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Climate impacts on hydrodynamics and sediment dynamics at reef islands Ali Golshani*, Tom Baldock, David Callaghan, Peter Nielsen Peter Mumby, Megan Saunders,

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Presentation on theme: "Climate impacts on hydrodynamics and sediment dynamics at reef islands Ali Golshani*, Tom Baldock, David Callaghan, Peter Nielsen Peter Mumby, Megan Saunders,"— Presentation transcript:

1 Climate impacts on hydrodynamics and sediment dynamics at reef islands Ali Golshani*, Tom Baldock, David Callaghan, Peter Nielsen Peter Mumby, Megan Saunders, Javier Patino, Stuart Phinn, Sarah Hamylton Theme 10A: Modeling Reef Futures 9 July 2012

2 How does climate change alter island reef protection? directly and indirectly Sea Level Rise Water depth over reef determines wave energy dissipation (Sheppard et al. 2005, Madin et al. 2006, Storlazzi et al. 2011) Deeper water allows greater wave energy to propagate over reef Beach erosion & Coral breakage Source: Vermeer (2009)

3 Climate change alters reef protection directly and indirectly Coral DOES keep in pace with SLR ? Coral DOES NOT keep pace? Coral dies/erodes ? Deeper water (relative SRL) Coral reefs survive, beach suffers No effect Pseudo SLR & Increased sediment supply (for sediment budget = partial buffering) Source: Surf spots GPS website

4 Research Objectives Examine effects of: 1.Water depth (SLR) 2.Wind and wave climate 3.Surface roughness (proxy for top reef condition) 4.Bathymetric profile on hydrodynamic conditions [wave height, wave period and URMS (currents)] in top reef, lagoon and shoreline

5 A simplified reef profile for GBR Increased sediment supply (partial buffering) Different values of top reef and lagoon width and depth are considered (540 varying bathymetries) Var.

6 Base Profile (Lizard Island) The most representative of the main reef (Corresponds to bathy No.144 out of 540) Reef surface roughness (Nelson, 1996): Kn=0.04m for smooth Kn=0.1m for rough 1000m400m 10m 1m Real Simplified

7 Wave and wind climate Data Sources: GBR wind and wave Atlas (Hardy, 2000): , dt=1hr, dx=1500m Cairns wave buoy: 1975-present Lizard Island wind station: Aug Apr (8 months) Cape Flattery wind station: June present Green Island wind station: present 240 km Lizard Island wave dir. Cape Flattery

8 Wave classification Typical condition Extreme condition Wave clustering and percentage of occurrence

9 Wind Classification Wind clustering and percentage of occurrence Typical condition Extreme condition Change in water depth = SLR + coral performance (accretion or erosion) 1)0 cm Coral growth keeps up with SLR 2)25cm 3)50 cm Corals do not keep up with SLR 4) 1m SLR scenario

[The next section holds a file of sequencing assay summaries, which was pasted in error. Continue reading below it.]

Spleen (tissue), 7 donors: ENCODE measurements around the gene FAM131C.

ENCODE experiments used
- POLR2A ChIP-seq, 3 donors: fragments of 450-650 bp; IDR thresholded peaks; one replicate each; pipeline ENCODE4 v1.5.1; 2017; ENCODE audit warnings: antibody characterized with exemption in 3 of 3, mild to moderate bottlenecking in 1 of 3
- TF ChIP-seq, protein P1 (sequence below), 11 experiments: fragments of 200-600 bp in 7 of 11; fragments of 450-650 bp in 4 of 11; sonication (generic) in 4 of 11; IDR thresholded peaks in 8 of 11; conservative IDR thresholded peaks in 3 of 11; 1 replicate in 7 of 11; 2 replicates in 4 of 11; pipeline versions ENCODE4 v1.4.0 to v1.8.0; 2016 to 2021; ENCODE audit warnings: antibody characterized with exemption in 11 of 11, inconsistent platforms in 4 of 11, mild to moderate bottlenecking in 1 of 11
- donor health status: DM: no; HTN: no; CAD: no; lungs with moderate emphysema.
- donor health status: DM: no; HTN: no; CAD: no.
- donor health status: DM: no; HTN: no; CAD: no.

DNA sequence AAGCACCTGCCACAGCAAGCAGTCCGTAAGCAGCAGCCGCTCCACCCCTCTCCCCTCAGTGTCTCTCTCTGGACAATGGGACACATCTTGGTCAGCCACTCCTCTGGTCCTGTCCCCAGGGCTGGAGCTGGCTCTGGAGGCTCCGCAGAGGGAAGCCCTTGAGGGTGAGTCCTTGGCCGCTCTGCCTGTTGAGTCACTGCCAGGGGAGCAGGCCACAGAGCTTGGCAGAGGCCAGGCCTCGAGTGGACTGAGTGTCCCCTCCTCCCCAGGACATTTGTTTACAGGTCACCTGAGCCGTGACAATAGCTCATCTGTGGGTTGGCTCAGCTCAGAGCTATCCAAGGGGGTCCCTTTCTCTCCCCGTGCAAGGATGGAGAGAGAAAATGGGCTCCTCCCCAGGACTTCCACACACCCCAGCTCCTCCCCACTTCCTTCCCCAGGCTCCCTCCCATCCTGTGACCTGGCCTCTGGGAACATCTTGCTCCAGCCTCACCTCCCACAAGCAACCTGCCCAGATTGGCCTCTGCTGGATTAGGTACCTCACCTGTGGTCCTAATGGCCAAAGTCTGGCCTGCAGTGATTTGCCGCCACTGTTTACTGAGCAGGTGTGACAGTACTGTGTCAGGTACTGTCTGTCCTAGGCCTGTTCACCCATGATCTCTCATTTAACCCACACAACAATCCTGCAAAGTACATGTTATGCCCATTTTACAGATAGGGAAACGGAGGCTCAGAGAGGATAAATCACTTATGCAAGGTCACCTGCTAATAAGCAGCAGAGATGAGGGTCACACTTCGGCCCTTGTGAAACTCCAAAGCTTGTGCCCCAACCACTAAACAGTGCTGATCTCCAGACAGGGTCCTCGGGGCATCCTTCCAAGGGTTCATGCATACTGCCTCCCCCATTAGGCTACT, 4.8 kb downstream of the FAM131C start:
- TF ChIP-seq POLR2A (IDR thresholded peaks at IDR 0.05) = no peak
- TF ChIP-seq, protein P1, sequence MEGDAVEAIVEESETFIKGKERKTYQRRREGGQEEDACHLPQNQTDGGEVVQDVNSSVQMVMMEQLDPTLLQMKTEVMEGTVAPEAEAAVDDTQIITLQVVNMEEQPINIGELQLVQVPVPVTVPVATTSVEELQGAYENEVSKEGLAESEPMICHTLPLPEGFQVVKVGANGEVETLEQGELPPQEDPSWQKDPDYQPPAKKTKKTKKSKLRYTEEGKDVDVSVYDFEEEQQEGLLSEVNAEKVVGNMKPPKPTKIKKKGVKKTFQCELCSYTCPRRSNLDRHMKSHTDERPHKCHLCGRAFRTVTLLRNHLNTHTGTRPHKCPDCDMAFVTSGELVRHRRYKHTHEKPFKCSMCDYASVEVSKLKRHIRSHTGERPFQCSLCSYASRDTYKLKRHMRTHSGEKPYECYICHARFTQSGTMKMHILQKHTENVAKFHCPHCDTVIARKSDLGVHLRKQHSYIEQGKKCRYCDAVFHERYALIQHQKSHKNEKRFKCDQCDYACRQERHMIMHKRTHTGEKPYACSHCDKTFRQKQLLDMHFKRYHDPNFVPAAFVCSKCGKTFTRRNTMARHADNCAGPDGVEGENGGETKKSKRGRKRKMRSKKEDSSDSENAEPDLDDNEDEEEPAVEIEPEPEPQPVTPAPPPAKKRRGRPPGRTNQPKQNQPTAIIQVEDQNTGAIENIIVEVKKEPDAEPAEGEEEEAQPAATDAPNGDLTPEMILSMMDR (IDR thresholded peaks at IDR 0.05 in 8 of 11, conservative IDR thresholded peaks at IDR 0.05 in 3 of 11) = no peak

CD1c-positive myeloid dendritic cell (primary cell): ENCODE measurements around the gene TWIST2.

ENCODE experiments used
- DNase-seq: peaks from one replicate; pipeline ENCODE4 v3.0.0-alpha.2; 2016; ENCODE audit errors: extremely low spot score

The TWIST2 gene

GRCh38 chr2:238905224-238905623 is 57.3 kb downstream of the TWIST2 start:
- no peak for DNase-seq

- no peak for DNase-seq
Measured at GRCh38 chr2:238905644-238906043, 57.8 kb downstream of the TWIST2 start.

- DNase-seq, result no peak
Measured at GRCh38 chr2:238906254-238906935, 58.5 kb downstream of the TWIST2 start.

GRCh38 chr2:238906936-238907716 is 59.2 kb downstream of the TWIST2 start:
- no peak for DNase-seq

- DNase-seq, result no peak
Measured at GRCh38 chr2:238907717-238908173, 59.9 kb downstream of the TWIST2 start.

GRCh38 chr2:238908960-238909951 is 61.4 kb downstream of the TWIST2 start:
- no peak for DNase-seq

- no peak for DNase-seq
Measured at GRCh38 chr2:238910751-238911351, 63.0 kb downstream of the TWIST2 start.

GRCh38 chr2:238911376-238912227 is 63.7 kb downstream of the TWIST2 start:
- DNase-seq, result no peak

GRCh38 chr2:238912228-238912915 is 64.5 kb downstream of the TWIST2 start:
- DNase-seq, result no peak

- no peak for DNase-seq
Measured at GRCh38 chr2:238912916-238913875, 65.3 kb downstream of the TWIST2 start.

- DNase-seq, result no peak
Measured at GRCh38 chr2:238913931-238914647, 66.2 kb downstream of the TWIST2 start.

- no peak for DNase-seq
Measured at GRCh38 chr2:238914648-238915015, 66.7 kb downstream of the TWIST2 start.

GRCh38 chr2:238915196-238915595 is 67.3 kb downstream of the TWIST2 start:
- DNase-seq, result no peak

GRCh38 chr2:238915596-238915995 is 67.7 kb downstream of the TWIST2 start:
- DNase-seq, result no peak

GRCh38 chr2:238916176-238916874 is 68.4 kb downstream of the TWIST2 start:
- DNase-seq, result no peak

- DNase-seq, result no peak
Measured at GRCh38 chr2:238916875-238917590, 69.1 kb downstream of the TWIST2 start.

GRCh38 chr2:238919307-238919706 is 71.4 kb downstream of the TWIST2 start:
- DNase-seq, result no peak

10 SWAN model A third-generation wave model (Booij et al., 1996) Assumptions: Friction : Madsen formulation (1988) Breaking : Battjes and Janssen formulation (1978) Triad interaction and wave setup : enabled Quadruplet interaction: enabled only for wind condition Wind and waves are in the direction of the reef profile Wind is constant over the whole domain Spreading index for wave parametric BC : 2 Model resolution = 5m (optimum) Scenarios: For different bathymetries top reef depth and width lagoon depth and width surface roughness different climate condition wave, wind and sea level rise different cases of the 1D model

11 Important model outputs

12 Coral roughness effect (Hs=0.5m, WS=10m/s, base profile) Rougher coral, smaller waves Rougher surface Higher energy dissipation Less Hs & Urms Coral mortality rate & species distribution affect surface roughness Rougher coral, smaller Urms

13 Reef flat width effect (Hs=0.5m, WS=10m/s, rough reef) Wider flat, smaller Hs Base Profile Wider flat, smaller Urms Wider flat, smaller Tp

14 Reef flat depth effect (Hs=0.5m, WS=10m/s, rough reef) Deeper flat, larger Hs Base Profile Deeper flat, smaller Urms then larger Urms Deeper flat, larger Tp

15 Lagoon width effect (Hs=0.5m, WS=10m/s, rough reef) Wider lagoon More wind fetch Larger waves Wider lagoon, larger Hs Base Profile

16 Lagoon depth effect (Hs=0.5m, WS=10m/s, rough reef) Lagoon depth, insignificant, reef flat is a key parameter Deeper lagoon, insignificant Base Profile

17 Global warming changes reef flat depths and roughness. Urms & nearshore Hs & Tp change, accordingly. Ecological processes on coral reefs and longshore sediment transport at the shore will be affected. Effects will be site specific, e.g. a narrow reef responds differently to a wide reef, and deeper reefs have different response to shallow reefs. This method would provide curves useful to determine SLR influence for a wide range of reef bathymetry, as well as changes to existing bathymetry at a particular reef. Summary

18 Acknowledgements Global Change Institute Fund Liu Mason (University of Tasmania) for GBR wind and wave Atlas Jim Waldron (Queensland Department of Environment and Resource Management, DERM) for Cairns buoy data

19 Contact: Ali Golshani School of Civil Engineering University of Queensland, Australia Photo: Naomi Edwards, Agincourt Reef, Nov. 2011


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